2. Goose Creek Symphony Established 1970 (1970) On their debut album, this Arizona outfit conveys a laid-back and goofy stoner vibe, which somewhat belies its virtuosic musicianship. Its side two opener, “Talk About Goose Creek and Other Important Places”, is one of country rock’s great psychedelic rave-ups.

3. Grateful Dead American Beauty (1970) Which Grateful Dead album most typifies country rock is open to debate; clearly, it’s a toss-up between Workingman’s Dead and their next album, American Beauty. But in the end the latter achieves this distinction, if only by a slim margin. Featuring Jerry Garcia’s sparkling pedal steel guitar and some of the band’s best ever harmonies, the Dead would never sound this great in the studio again.

4. Commander Cody and His Lost Planet Airmen Lost in the Ozone (1971) Looking back almost as much as it looked forward, this raucous album introduced elements of rockabilly and boogie-woogie into the country rock mix. Commander Cody would record some more great albums, but this remains his definitive statement.

5. Michael Nesmith And the Hits Just Keep on Comin’ (1972) The Monkees’ hippest member recorded some of the best music in the country rock canon. But this minimalist outing, which features a rendition of “Different Drum” that’s superior to Linda Ronstadt’s version, is a true standout.

Further listening: Across the pond, Americana made its mark in 60′s Britain as well. For an idea of what what Country sounds like when it’s melded with Yardbirdsy blues, check out The Country Sect by The Downliners Sect; its 1965 release date makes it a record that was truly ahead of its time. Ray Davies was also taking notes when it came to Country, and his obsessions with it are most successfully explored on the Kinks’ last great album, 1971′s Muswell Hillbillies. Brinsley Schwarz, a band that counted Nick Lowe as an original member, were major underachievers in their day, but their take on country would come to define another genre, pub rock. Their second LP, Despite it All, is a small masterpiece. – Richard P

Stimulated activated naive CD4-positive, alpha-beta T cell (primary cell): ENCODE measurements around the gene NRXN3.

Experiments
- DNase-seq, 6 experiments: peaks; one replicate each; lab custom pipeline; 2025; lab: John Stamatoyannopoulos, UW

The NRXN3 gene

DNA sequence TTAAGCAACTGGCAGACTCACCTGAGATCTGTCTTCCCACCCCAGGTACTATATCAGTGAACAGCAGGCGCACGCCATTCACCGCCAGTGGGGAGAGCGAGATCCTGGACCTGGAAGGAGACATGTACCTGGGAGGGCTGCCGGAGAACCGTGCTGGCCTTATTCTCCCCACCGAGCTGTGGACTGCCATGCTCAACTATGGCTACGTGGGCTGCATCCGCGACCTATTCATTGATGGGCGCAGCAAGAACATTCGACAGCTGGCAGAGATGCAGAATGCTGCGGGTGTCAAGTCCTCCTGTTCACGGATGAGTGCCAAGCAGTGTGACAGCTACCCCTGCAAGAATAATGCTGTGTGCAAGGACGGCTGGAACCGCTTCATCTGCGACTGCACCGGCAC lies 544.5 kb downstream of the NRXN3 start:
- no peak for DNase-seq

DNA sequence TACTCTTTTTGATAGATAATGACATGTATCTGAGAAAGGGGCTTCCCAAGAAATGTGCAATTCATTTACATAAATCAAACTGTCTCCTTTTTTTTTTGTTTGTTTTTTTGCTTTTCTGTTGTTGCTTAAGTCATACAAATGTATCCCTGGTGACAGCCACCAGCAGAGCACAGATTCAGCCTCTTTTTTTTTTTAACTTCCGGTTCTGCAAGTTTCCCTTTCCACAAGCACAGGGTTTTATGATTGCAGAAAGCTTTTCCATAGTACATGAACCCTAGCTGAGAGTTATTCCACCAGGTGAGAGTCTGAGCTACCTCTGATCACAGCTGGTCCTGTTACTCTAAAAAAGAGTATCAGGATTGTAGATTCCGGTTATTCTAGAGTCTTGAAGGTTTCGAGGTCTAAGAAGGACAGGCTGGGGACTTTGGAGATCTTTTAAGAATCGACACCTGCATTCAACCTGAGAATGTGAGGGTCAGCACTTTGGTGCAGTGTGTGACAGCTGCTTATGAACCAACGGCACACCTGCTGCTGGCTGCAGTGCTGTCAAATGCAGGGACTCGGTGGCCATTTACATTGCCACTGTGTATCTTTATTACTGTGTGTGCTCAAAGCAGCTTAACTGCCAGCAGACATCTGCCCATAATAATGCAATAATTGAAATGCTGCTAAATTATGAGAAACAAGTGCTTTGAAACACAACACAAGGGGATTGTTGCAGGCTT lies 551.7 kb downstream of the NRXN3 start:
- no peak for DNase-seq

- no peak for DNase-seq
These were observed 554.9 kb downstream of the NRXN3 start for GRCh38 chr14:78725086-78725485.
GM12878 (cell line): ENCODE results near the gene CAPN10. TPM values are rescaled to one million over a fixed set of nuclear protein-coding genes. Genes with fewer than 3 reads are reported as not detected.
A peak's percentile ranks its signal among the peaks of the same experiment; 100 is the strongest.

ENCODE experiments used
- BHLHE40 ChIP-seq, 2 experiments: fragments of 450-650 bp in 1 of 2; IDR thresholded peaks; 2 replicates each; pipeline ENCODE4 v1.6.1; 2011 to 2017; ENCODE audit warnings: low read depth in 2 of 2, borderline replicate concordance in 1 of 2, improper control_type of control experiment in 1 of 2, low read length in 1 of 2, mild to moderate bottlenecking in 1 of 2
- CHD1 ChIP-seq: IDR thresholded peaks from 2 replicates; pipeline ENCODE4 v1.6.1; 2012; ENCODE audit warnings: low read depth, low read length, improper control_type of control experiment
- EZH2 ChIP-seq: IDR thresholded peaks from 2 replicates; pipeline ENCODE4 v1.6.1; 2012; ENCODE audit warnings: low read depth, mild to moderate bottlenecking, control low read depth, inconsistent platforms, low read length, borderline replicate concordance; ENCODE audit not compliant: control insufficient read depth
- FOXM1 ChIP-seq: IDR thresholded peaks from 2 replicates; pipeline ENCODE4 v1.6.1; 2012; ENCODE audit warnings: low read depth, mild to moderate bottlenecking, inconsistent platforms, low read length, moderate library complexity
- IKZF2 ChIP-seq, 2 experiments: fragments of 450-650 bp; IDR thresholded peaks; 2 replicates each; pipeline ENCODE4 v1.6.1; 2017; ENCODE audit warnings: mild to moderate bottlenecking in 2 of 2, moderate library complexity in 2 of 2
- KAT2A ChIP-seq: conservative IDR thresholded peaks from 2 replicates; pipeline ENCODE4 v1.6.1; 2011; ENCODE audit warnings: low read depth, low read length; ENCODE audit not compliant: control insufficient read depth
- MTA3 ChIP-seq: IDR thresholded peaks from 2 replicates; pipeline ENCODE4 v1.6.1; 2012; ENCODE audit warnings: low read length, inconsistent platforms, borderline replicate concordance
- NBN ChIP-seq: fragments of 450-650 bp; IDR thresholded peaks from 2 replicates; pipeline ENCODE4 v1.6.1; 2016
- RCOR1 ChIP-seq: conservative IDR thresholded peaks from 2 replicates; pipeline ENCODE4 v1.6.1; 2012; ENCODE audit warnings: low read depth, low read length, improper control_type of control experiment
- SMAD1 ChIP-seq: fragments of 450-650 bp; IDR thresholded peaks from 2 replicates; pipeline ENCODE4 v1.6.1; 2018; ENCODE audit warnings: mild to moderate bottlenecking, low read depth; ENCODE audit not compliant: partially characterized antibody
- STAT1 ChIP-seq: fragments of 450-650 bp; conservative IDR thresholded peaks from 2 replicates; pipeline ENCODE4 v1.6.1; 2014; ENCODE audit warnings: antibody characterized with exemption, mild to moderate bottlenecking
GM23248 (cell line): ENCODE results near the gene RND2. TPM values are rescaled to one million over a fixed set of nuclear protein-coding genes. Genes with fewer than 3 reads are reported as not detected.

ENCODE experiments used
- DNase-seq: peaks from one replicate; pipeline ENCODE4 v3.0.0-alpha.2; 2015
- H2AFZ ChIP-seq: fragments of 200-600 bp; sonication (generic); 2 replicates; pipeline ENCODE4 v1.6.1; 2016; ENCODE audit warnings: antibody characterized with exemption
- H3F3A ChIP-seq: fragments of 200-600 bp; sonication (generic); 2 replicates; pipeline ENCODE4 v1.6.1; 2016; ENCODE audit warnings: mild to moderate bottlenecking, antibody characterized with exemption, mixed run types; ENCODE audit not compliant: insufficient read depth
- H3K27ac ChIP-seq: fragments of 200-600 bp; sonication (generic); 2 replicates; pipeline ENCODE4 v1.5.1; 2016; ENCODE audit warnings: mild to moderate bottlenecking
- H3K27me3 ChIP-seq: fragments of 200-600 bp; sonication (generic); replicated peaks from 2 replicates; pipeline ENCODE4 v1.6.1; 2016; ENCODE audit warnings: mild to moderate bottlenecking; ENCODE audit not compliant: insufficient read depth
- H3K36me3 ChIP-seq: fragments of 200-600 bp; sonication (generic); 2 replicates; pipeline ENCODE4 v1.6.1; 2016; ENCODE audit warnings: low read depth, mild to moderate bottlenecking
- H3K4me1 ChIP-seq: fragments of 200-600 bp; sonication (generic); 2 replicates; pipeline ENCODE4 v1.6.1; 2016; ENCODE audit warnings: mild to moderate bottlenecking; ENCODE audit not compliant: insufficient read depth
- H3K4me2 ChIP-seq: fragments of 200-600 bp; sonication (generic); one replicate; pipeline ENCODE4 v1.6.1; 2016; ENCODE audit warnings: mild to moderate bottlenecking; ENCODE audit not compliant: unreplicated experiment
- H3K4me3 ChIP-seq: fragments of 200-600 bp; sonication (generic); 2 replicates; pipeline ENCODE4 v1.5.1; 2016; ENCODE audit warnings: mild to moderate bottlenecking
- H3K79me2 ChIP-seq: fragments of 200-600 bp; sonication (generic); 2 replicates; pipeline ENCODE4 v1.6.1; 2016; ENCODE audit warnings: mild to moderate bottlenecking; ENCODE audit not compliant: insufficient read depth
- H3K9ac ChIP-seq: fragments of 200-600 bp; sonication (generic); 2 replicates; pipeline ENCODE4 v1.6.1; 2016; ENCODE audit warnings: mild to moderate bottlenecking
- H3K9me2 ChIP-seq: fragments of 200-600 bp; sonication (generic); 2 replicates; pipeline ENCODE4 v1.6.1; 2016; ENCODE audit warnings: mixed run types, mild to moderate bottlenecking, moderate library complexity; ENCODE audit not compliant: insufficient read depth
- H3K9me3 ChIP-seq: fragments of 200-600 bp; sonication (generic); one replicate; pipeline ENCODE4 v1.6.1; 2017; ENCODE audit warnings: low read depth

Are we forgetting anyone? We’d love to hear your comments:

4 comments on “Beyond the Gilded Palace: 
A Guide to Country Rock’s Golden Age

  1. Brooke on

    Just a few more:

    – The two LPs by Swampwater (who also worked as Linda Ronstadt’s backup band in the late 60s), which also included some Cajun influences.
    – ‘Wheatstraw Suite,’ ‘Copperfields’ and ‘Roots and Branches’ by The Dillards
    – ‘Uncle Teddy and His Dog Charlie’ by The Nitty Gritty Dirt Band
    – ‘The Fantastic Expedition of Dillard & Clark’ – classic!

  2. Kevin on

    Let’s not forget Gram Parsons’ 1967 obscurity, Safe At Home with the International Submarine Band. He was an unmistakable disciple of the Bakersfield Sound before Sweetheart ever happened.

  3. Eduard Gomez on

    Poco, born out of the ash of the Buffalo Springfield, is a particular favourite of mine. “A Good Feeling to Know” is probably their pinnacle.